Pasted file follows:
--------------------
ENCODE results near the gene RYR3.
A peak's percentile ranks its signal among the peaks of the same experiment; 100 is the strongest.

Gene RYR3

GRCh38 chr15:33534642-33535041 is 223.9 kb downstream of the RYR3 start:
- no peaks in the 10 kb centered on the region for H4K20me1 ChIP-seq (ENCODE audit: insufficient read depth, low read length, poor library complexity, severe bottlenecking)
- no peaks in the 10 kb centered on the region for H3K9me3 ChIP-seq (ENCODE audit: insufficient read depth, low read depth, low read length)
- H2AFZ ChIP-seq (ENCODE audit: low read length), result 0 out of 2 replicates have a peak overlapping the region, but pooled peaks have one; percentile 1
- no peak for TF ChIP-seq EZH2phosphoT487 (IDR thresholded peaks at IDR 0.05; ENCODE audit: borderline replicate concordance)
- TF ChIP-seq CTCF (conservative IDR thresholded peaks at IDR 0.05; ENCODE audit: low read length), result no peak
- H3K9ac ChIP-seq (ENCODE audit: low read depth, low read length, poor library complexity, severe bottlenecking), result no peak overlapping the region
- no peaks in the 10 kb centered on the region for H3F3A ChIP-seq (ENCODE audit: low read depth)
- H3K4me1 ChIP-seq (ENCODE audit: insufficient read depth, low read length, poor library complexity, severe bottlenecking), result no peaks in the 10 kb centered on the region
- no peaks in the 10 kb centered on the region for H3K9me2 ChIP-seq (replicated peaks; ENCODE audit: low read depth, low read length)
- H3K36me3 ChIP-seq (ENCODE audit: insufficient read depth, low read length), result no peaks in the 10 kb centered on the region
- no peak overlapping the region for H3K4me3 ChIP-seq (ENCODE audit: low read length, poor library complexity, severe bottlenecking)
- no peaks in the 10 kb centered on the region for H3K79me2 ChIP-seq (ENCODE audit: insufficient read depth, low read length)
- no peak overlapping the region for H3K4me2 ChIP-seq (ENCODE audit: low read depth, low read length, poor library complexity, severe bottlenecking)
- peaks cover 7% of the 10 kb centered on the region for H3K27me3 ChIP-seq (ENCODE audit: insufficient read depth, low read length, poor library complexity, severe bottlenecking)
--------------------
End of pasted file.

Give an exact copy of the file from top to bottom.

ENCODE results near the gene RYR3.
A peak's percentile ranks its signal among the peaks of the same experiment; 100 is the strongest.

Gene RYR3

GRCh38 chr15:33534642-33535041 is 223.9 kb downstream of the RYR3 start:
- no peaks in the 10 kb centered on the region for H4K20me1 ChIP-seq (ENCODE audit: insufficient read depth, low read length, poor library complexity, severe bottlenecking)
- no peaks in the 10 kb centered on the region for H3K9me3 ChIP-seq (ENCODE audit: insufficient read depth, low read depth, low read length)
- H2AFZ ChIP-seq (ENCODE audit: low read length), result 0 out of 2 replicates have a peak overlapping the region, but pooled peaks have one; percentile 1
- no peak for TF ChIP-seq EZH2phosphoT487 (IDR thresholded peaks at IDR 0.05; ENCODE audit: borderline replicate concordance)
- TF ChIP-seq CTCF (conservative IDR thresholded peaks at IDR 0.05; ENCODE audit: low read length), result no peak
- H3K9ac ChIP-seq (ENCODE audit: low read depth, low read length, poor library complexity, severe bottlenecking), result no peak overlapping the region
- no peaks in the 10 kb centered on the region for H3F3A ChIP-seq (ENCODE audit: low read depth)
- H3K4me1 ChIP-seq (ENCODE audit: insufficient read depth, low read length, poor library complexity, severe bottlenecking), result no peaks in the 10 kb centered on the region
- no peaks in the 10 kb centered on the region for H3K9me2 ChIP-seq (replicated peaks; ENCODE audit: low read depth, low read length)
- H3K36me3 ChIP-seq (ENCODE audit: insufficient read depth, low read length), result no peaks in the 10 kb centered on the region
- no peak overlapping the region for H3K4me3 ChIP-seq (ENCODE audit: low read length, poor library complexity, severe bottlenecking)
- no peaks in the 10 kb centered on the region for H3K79me2 ChIP-seq (ENCODE audit: insufficient read depth, low read length)
- no peak overlapping the region for H3K4me2 ChIP-seq (ENCODE audit: low read depth, low read length, poor library complexity, severe bottlenecking)
- peaks cover 7% of the 10 kb centered on the region for H3K27me3 ChIP-seq (ENCODE audit: insufficient read depth, low read length, poor library complexity, severe bottlenecking)